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Maree’s Musings

November 3, 2023 November 2023, Regular Features No Comments

Sandcastles and Sundry stuff 

I’m over election fever, and probably you are too. Something completely different was called for. But sandcastles? The word actually popped up in an electioneering speech. I have no idea why now, but that was enough. 

We all have a sandcastle in our life. Their utility value is nil, although their artistic merit makes up for that. Size doesn’t generally matter, and they only last until the next big wave or deliberate demolishment [I made that up] by its creator, making me wonder if transience is in the builder’s mind, perhaps reflecting the transience of life. Golly! 

The art of sandcastle building is nearly as old as time, but documented evidence started much later. The first recorded ones were built by the 14th Century [that’s the 1300’s – to save you doing the math] by Indian poet Balaram Das as an expression of devotion. I do hope his devotion lasted longer than his icons. 

Inevitably, the competitive spirit soon took hold. In 2021, the world’s biggest sandcastle was created in the small Danish seaside town of Blokhus. At higher than 69ft, it toppled the previous German one [figuratively speaking, naturally]. And it also had a message. 

Here’s the story. The Dutchman Wilfred Stijger and 30 of his mates used nearly 5,000 tonnes of sand, with 10% clay added to aid cohesion, and a protective layer of glue so it would survive for a while. The completed work was a pyramid, with a replica of the coronavirus wearing a crown on top, and built to represent the power that Covid had had since the pandemic’s beginning.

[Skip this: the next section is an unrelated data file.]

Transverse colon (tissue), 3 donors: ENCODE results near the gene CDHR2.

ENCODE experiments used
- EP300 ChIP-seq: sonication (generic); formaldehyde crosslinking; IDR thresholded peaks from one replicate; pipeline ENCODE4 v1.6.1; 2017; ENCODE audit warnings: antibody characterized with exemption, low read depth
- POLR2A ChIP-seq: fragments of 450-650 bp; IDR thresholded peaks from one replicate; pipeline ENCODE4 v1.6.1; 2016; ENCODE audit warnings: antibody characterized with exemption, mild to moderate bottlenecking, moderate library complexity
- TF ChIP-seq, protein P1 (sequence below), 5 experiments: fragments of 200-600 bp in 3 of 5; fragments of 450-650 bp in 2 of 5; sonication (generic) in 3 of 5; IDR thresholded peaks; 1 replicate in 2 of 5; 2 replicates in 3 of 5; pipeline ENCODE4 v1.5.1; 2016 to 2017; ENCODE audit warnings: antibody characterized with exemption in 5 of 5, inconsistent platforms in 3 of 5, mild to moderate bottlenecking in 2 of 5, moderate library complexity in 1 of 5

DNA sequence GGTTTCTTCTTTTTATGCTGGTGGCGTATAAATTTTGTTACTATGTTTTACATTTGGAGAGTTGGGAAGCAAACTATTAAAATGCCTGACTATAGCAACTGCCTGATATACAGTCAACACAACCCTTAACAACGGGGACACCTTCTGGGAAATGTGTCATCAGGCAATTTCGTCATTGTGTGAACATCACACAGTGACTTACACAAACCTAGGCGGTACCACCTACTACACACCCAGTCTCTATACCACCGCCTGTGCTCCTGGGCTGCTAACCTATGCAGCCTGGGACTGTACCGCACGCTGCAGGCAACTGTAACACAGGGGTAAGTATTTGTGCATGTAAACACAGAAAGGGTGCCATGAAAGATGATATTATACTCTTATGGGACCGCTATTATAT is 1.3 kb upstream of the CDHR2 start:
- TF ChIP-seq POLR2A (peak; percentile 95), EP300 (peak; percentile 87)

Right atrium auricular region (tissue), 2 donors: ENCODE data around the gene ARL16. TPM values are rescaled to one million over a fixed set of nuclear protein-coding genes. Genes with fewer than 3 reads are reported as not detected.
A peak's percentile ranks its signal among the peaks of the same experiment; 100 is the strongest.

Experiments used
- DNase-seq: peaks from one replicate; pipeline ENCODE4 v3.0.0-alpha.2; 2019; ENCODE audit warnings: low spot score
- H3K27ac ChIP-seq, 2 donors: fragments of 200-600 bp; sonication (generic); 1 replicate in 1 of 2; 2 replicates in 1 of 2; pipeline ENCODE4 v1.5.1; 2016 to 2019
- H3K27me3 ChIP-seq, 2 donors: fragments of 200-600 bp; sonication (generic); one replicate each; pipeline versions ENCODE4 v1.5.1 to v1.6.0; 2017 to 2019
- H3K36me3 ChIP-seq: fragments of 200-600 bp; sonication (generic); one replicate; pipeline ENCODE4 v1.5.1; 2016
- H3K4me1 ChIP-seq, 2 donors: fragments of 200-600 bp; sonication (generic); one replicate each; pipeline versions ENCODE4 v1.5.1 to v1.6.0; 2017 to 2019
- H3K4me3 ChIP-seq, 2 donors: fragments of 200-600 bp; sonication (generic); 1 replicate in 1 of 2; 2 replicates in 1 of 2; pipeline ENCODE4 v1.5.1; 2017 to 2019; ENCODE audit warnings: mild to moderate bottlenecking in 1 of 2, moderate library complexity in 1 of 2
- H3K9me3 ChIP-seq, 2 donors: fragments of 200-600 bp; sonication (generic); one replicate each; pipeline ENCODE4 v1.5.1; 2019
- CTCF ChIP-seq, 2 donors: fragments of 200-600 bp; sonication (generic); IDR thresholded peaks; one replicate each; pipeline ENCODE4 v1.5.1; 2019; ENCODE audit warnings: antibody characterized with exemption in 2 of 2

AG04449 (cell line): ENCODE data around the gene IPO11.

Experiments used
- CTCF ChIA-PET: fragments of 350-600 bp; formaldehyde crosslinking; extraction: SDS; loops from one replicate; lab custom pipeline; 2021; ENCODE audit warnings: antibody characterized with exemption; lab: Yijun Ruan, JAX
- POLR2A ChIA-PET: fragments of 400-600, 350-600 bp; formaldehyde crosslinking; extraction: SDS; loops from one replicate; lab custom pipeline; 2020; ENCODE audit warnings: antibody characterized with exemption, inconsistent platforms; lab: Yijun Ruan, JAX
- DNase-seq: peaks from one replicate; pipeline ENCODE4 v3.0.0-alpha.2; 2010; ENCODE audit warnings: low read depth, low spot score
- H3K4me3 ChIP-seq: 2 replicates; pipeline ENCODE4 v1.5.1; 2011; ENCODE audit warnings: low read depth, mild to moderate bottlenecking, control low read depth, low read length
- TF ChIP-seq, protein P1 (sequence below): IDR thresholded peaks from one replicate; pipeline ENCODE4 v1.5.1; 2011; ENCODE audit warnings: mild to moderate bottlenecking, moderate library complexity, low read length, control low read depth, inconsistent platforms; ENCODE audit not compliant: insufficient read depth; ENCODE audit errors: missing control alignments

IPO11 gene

“It’s ruling our lives,” Stijger said. “It tells you what to do. It tells you to stay away from your family and not go to nice places. Don’t do activities, stay home.” After all that work, I hope people got the message. 

Not to be outdone, perhaps, the smallest sandcastle was not really one at all, but a picture of one etched onto a single grain of sand by artists Vic Muniz and Marcelo Coelh in 2014, using “Focussed Ion Beam’ technology. I have no idea, either, and not sure whether it counts. 

Apologies if I seem to be a tad fixated on world records, but here’s another one. As we know, sandcastles usually only last until the next incoming tide. The Portuguese town of Nazare is great for surfers, not so flash for sandcastlers. It got the world record in 2020 for the biggest wave – just over 26metres – as high as an eight storey building. Bang goes your sandcastle, together with your bucket and spade, and Guinness knows what else. 

I’m wandering off on a tangent, so another apology. Much information, useful or otherwise, is documented in the famous The Guinness Book of World Records; now almost 70 years old, which is a sort of record in itself. I learned (from another source!) that Mr Guinness never actually existed: the book was in fact created following an argument between Sir Hugh Beaver, the CEO of the Guinness Breweries, and one of his shooting mates over which game bird was the fastest. [The Golden Plover, just so you know]. At home later, no doubt over a glass of stout, he thought it would be great to have a ‘record book’ one could refer to, and so it was born. The first edition topped the bestseller list in the UK by Christmas 1955; so ‘every home probably had one’, as they say. 

I guess that record is in the latest edition and all.

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Maree’s Musings

Sandcastles and Sundry stuff  I’m over election fever, and probably you are too. Something completely …

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